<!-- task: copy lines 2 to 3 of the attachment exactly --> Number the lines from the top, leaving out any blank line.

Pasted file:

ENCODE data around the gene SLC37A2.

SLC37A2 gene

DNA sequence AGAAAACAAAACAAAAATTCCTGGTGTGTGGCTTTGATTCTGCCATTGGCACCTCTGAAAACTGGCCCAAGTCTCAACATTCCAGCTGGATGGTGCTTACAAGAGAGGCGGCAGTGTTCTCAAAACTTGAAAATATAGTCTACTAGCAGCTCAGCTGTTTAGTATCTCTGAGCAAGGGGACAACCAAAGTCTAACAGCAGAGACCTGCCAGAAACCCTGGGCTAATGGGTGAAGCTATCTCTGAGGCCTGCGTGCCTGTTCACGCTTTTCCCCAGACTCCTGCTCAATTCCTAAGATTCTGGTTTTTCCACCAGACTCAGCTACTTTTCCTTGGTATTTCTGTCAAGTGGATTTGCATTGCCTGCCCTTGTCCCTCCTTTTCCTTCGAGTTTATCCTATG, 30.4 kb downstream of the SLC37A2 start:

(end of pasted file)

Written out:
SLC37A2 gene

DNA sequence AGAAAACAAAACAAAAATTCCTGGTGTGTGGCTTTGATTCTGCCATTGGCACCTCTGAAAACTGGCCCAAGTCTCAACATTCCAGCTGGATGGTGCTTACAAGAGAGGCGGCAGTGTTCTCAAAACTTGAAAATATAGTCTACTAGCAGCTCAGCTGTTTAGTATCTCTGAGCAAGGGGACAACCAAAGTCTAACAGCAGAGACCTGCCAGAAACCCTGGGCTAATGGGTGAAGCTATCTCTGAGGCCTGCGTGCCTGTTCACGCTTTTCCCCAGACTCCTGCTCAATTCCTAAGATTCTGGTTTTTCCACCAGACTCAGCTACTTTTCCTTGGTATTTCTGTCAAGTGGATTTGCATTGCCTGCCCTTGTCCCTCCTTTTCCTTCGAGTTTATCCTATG, 30.4 kb downstream of the SLC37A2 start: